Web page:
If there is NoData on any of these inputs: Input cost raster, Input surface raster, Input vertical raster, or Input horizontal raster, the cells at those locations across all inputs are ignored in the calculation. NoData on any of these rasters is persisted throughout the calculation and therefore is NoData on all outputs.

If a source falls on NoData in any of the corresponding input rasters, it is ignored in the analysis and therefore no distance from that source will be calculated.

When no Extent environment setting is specified, the processing extent is determined in the following way:

If only the Input raster or feature source data and Input barrier raster or feature data are specified, the union of the inputs, expanded by two cell widths on each side, is used as the processing extent. The reason the output raster is expanded by two rows and columns is so that the outputs are used in Optimal Path As Line and Optimal Path As Raster and the generated paths can move around the barriers. To use the extent as an implicit barrier, you must explicitly set the Extent in the environment settings.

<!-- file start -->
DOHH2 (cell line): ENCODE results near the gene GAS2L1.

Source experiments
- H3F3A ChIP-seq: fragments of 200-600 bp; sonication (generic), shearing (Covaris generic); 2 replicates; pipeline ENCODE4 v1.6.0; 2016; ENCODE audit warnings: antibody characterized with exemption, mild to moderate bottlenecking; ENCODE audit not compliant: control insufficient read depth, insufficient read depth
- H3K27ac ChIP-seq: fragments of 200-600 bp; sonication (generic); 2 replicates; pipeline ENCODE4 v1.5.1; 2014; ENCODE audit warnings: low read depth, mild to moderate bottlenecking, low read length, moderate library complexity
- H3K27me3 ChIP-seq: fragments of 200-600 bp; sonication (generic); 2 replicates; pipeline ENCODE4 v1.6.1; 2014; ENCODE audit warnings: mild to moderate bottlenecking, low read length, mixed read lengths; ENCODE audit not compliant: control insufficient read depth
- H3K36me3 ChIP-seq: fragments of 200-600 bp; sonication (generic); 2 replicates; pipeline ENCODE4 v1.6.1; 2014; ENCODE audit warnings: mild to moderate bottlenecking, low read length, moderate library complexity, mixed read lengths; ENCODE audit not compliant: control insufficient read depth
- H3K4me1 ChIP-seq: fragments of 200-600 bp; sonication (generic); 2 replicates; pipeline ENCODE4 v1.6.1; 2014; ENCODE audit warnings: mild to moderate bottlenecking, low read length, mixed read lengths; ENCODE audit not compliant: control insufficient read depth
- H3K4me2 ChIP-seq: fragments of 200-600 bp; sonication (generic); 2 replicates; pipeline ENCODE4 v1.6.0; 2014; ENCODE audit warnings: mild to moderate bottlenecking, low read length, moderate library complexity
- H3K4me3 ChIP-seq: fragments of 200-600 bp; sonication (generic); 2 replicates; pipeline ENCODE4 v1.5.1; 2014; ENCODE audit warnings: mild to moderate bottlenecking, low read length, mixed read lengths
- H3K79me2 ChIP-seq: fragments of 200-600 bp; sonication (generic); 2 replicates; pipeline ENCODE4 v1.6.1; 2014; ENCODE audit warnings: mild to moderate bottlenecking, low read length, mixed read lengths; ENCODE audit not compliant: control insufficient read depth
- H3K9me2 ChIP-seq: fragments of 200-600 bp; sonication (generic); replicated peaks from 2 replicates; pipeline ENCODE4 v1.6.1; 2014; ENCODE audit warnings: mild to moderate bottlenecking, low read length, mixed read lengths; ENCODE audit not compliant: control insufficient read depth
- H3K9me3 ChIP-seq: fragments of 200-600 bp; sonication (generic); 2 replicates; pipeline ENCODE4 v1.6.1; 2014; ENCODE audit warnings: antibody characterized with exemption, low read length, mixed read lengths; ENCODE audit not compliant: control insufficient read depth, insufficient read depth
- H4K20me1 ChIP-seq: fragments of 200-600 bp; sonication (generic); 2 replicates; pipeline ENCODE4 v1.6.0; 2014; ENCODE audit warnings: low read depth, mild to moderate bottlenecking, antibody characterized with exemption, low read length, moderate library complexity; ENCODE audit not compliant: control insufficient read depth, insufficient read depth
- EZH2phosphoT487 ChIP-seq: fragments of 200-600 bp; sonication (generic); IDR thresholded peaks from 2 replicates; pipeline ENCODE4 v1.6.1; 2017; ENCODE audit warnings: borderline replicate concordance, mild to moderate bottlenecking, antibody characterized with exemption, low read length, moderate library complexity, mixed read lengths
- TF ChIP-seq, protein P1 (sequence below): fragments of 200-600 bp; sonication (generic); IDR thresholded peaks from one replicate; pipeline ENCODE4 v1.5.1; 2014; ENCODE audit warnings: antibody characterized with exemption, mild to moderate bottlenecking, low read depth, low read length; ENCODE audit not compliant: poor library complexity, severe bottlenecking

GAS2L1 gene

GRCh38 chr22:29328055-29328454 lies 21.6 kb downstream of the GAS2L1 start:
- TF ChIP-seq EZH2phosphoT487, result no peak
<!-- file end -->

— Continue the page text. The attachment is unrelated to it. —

If any of the following raster datasets are specified, Input surface raster, Input cost raster, Input vertical raster, or Input horizontal raster, the processing extent is the intersection of these rasters.

When the Cell Size or Snap Raster environment settings are not specified, and there are multiple rasters specified as inputs, the Cell Size and Snap Raster are set based on an order of precedence: Input cost raster, Input surface raster, Input vertical raster, Input horizontal raster, Input raster or feature source data, and Input barrier raster or feature data.

The default values for the Vertical factor modifiers are the following:

Keyword Zero Low High Slope Power Cos Sec factor cut cut power power angle angle ------------------------ ------ ----- ----- ----- ----- ----- ----- Binary 1.0 -30 30 ~ ~ ~ ~ Linear 1.0 -90 90 1/90 ~ ~ ~ Symmetric linear 1.0 -90 90 1/90 ~ ~ ~ Inverse linear 1.0 -45 45 -1/45 ~ ~ ~ Symmetric inverse linear 1.0 -45 45 -1/45 ~ ~ ~ Cos ~ -90 90 ~ 1.0 ~ ~ Sec ~ -90 90 ~ 1.0 ~ ~ Cos_sec ~ -90 90 ~ ~ 1.0 1.0 Sec_cos ~ -90 90 ~ ~ 1.0 1.0

The output of the Aspect tool can be used as input for the Input horizontal raster.